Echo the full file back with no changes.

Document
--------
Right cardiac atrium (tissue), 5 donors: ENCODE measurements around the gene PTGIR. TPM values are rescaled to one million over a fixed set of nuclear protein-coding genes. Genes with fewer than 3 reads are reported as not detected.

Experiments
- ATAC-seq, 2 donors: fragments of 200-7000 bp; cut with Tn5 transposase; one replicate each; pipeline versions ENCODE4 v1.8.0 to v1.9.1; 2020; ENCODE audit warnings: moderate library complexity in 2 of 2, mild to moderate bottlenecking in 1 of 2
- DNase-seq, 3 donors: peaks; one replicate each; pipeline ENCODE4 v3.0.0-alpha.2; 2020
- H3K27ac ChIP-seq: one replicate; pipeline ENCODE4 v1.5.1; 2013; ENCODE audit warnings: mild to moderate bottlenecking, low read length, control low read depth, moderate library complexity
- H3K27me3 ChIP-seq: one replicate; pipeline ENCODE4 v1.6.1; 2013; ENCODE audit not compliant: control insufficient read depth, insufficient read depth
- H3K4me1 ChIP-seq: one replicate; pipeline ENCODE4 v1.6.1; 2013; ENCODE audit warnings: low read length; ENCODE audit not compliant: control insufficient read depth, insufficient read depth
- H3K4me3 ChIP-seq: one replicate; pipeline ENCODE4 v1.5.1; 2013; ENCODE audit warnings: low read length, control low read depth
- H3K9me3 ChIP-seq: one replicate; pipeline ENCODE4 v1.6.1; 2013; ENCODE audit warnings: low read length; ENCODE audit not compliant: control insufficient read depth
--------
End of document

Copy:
Right cardiac atrium (tissue), 5 donors: ENCODE measurements around the gene PTGIR. TPM values are rescaled to one million over a fixed set of nuclear protein-coding genes. Genes with fewer than 3 reads are reported as not detected.

Experiments
- ATAC-seq, 2 donors: fragments of 200-7000 bp; cut with Tn5 transposase; one replicate each; pipeline versions ENCODE4 v1.8.0 to v1.9.1; 2020; ENCODE audit warnings: moderate library complexity in 2 of 2, mild to moderate bottlenecking in 1 of 2
- DNase-seq, 3 donors: peaks; one replicate each; pipeline ENCODE4 v3.0.0-alpha.2; 2020
- H3K27ac ChIP-seq: one replicate; pipeline ENCODE4 v1.5.1; 2013; ENCODE audit warnings: mild to moderate bottlenecking, low read length, control low read depth, moderate library complexity
- H3K27me3 ChIP-seq: one replicate; pipeline ENCODE4 v1.6.1; 2013; ENCODE audit not compliant: control insufficient read depth, insufficient read depth
- H3K4me1 ChIP-seq: one replicate; pipeline ENCODE4 v1.6.1; 2013; ENCODE audit warnings: low read length; ENCODE audit not compliant: control insufficient read depth, insufficient read depth
- H3K4me3 ChIP-seq: one replicate; pipeline ENCODE4 v1.5.1; 2013; ENCODE audit warnings: low read length, control low read depth
- H3K9me3 ChIP-seq: one replicate; pipeline ENCODE4 v1.6.1; 2013; ENCODE audit warnings: low read length; ENCODE audit not compliant: control insufficient read depth